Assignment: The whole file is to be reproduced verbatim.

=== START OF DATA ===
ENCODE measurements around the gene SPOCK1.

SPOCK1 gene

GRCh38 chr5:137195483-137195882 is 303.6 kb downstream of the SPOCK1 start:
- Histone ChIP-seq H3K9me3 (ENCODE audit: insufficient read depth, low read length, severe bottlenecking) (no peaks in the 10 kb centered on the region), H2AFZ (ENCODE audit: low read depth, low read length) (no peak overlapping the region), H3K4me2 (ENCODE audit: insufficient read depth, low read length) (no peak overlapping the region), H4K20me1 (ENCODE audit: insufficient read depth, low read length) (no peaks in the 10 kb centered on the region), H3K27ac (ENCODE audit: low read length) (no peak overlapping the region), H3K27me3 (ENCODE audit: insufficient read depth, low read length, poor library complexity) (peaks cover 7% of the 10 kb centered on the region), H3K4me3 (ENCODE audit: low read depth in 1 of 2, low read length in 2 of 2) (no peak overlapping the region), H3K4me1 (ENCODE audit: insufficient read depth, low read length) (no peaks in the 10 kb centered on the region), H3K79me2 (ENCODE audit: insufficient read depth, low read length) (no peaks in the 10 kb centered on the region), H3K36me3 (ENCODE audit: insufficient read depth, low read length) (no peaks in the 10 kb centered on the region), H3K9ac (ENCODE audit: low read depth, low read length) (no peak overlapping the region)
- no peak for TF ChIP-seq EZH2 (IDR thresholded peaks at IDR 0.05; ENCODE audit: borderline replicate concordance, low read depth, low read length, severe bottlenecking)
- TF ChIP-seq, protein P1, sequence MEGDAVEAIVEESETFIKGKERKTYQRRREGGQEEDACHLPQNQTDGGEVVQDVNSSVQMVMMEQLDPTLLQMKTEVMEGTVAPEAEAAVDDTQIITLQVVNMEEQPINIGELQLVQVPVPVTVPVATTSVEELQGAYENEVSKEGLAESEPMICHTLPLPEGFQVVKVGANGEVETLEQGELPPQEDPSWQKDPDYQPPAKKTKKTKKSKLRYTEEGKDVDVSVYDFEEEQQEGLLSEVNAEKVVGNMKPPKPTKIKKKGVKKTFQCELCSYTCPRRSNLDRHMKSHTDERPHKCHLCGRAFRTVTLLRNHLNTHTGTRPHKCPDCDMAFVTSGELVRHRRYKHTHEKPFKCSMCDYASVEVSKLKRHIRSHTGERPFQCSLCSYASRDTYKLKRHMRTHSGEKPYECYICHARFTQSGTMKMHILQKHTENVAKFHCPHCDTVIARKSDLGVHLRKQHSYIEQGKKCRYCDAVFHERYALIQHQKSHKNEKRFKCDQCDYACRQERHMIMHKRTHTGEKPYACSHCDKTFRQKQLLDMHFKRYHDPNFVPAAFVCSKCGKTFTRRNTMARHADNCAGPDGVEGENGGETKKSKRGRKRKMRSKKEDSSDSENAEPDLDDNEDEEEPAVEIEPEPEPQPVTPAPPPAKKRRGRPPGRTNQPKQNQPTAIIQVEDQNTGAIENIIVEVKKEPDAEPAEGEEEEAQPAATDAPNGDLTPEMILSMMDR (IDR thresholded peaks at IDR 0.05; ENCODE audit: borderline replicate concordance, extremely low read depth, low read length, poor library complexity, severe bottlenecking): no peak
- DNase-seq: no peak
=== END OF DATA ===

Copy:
ENCODE measurements around the gene SPOCK1.

SPOCK1 gene

GRCh38 chr5:137195483-137195882 is 303.6 kb downstream of the SPOCK1 start:
- Histone ChIP-seq H3K9me3 (ENCODE audit: insufficient read depth, low read length, severe bottlenecking) (no peaks in the 10 kb centered on the region), H2AFZ (ENCODE audit: low read depth, low read length) (no peak overlapping the region), H3K4me2 (ENCODE audit: insufficient read depth, low read length) (no peak overlapping the region), H4K20me1 (ENCODE audit: insufficient read depth, low read length) (no peaks in the 10 kb centered on the region), H3K27ac (ENCODE audit: low read length) (no peak overlapping the region), H3K27me3 (ENCODE audit: insufficient read depth, low read length, poor library complexity) (peaks cover 7% of the 10 kb centered on the region), H3K4me3 (ENCODE audit: low read depth in 1 of 2, low read length in 2 of 2) (no peak overlapping the region), H3K4me1 (ENCODE audit: insufficient read depth, low read length) (no peaks in the 10 kb centered on the region), H3K79me2 (ENCODE audit: insufficient read depth, low read length) (no peaks in the 10 kb centered on the region), H3K36me3 (ENCODE audit: insufficient read depth, low read length) (no peaks in the 10 kb centered on the region), H3K9ac (ENCODE audit: low read depth, low read length) (no peak overlapping the region)
- no peak for TF ChIP-seq EZH2 (IDR thresholded peaks at IDR 0.05; ENCODE audit: borderline replicate concordance, low read depth, low read length, severe bottlenecking)
- TF ChIP-seq, protein P1, sequence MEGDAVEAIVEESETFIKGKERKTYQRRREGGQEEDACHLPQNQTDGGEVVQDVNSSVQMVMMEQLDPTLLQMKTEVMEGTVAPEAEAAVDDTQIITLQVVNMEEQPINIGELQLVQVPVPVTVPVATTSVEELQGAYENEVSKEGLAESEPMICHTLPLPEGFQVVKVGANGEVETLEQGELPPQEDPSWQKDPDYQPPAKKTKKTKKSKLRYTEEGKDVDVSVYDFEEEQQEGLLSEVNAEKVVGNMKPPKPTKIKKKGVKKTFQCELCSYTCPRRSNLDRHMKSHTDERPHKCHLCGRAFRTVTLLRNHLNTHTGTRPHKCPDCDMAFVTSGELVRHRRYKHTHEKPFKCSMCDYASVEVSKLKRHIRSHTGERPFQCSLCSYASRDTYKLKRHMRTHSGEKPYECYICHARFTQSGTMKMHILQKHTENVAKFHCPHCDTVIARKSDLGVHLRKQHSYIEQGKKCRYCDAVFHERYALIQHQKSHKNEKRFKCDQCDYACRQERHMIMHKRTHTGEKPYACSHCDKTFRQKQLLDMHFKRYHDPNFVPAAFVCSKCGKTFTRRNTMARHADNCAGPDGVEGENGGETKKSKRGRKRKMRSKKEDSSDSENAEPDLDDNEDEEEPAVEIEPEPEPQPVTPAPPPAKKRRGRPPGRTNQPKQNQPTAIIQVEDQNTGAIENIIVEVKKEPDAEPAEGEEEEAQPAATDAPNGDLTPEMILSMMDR (IDR thresholded peaks at IDR 0.05; ENCODE audit: borderline replicate concordance, extremely low read depth, low read length, poor library complexity, severe bottlenecking): no peak
- DNase-seq: no peak